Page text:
The porosity of your hair

Porosity is the term used in the science of hair care to describe how well your hair can absorb and retain moisture. The porosity of your hair is very important if you want to choose the right products for your hair. If you have dry and porous hair, it is usually a result of a lack of moisture. This will also make it more difficult to get long hair, because your hair breaks faster. But if you know the porosity of your hair, you can turn the tide and know which products are best for your hair!

Hairs consist of hair cuticles, which connect with each other like roof tiles. With a low porosity there will be little to no space between the roof tiles, while with a high porosity there will be a lot of space between them. There are three types of porosity, from low to high. If your hair has a low porosity, it will hardly absorb moisture and with a high porosity, the hair will easily absorb moisture. However, with a high porosity, the hair retains moisture more difficult. Hairs with normal porosity can absorb just the right amount of moisture.  

The porosity of your hair can be genetically determined, but the frequent use of chemical hair dye, hair dryer or hair straightener will make your hair even more drier and more porous. As a result, you will sooner suffer from fragile hair that breaks easily. But also using hair care with aggressive ingredients or shampooing too often can cause porous hair. To find out the porosity of your hair, you can do the “float test”.

The float test

Collect a big piece of hair out of your hairbrush. It is best to have a minimum of 10 hairs. Wash these hairs under the tap with a little bit of dish soap. The hairs must be clean. Then take a large glass and fill it completely with water. Leave the hair in the glass for about a half a minute and then see where the hair is in the water.

  • Low porosity: If the hair remains on top of the water.
  • Medium porosity: If the hair floats in the middle of the glass.
  • High porosity: When the hair sinks almost immediately to the bottom and stays there.

Note: this float test is helpful, but not always te best way to test the porosity of your hair. You can also feel your hair (hold one hair and let is slide through your fingers, do you feel the cuticles?) or you can ask yourself this question: How long does it take for my hair to dry? When you have low porosity it can take half a day or a whole day or even 2 days until your hair is completely dry after you washed it.

Low porosity hair

Low porosity hair is often very healthy hair. It has a tightly bound cuticle layer with flat overlapping scales. Most of the time this hair is very strong because it contains enough protein but it cannot absorb moisture very well. It can take a very long time before the hair is completely wet or dry. It seems that the water is slipping off your hair. When the hair is wet, it can also take a very long time before it is dry again. Low porosity hair is prone to build up and does not tolerate protein products. They make the hair feel stiff and straw like.

Low porosity hair needs a little bit of warmth to open the cuticles and let is absorb any product. A few tips:     

  • Buy a steamer for your hair. The hair cuticles will open better through the steam and your hair can absorb any leave in or product better.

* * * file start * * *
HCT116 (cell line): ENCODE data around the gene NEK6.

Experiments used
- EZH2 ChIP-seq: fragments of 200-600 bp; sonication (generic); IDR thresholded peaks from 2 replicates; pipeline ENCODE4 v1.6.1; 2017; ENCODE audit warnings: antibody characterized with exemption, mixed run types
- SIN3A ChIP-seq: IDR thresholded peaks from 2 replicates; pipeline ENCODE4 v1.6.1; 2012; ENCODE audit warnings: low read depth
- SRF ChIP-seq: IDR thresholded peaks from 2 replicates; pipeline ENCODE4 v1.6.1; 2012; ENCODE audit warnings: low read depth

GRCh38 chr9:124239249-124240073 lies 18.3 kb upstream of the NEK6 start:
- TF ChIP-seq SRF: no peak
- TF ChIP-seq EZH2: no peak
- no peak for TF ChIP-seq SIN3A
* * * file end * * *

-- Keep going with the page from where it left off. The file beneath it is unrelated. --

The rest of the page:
• Use a Heat Cap.
  • Apply a moisturizer to damp hair instead of soaking wet hair.
  • Stay in the bathroom if you want to nourish your hair with a certain product. The bathroom is often still nice and warm and humid, this will ensure that the hair cuticles remain open.
  • Do not use heavy products! Low porosity hair likes water based products.

Note: When you dye or bleach your hair, it may seem like the porosity of your hair changes, but when you have low-porosity hair, your hair will always be and stay low porosity. When you bleach or dye your hair, your low porosity hair will need protein. But you can only use hydrolyzed protein (this can penitrate your hair) and you always need to use warmth to open the cuticles.

Medium porosity

Medium porosity hair often requires the least attention. The cuticle layer is looser so that just the right amount of moisture goes in and out of your hair. Care products will be absorbed well and the hair is easy to style. But beware: The frequent use of heat and chemical treatments can still make your hair porous.

High porosity

With high porosity hair, the hair cuticles are too open. Because of this the hair can quickly absorb moisture, but the moisture also goes out of your hair at the same pace. You can recognize porous hair by the fact that it gets wet quickly and also dries up again very quickly. Because high porous hair cannot retain moisture well, the hair dries quickly, it has little elasticity and it quickly gets tangled. This can cause breakage to your hair. In many cases, this is the result of damage from, for example, chemical treatments or too much heat. For example from a flat iron, curling iron or a hair dryer.

A few tips:

  • Seal your hair! Sealing is applying a little bit of oil on top of your moisturizer. The LOC method is a method that works really well with hair with a high porosity. Use a light oil, such as jojoba oil or argan. Also, don’t use too much to make sure your hair doesn’t get greasy.
  • Avoid the hair straightener or curling iron and the hair dryer.
  • Always end with a cold water rinse. This allows the hair cuticles to close.
  • Hair with a high porosity likes to get an occasional protein treatment.
  • You can also close the hair cuticles extra well by using an acid rinse after washing your hair.
  • You can use a cotton t-shirt or micorfiber towel to dry your hair. This way you will avoid friction.

Did you find this blog helpfull? Or do you have any questions? Let me know below.

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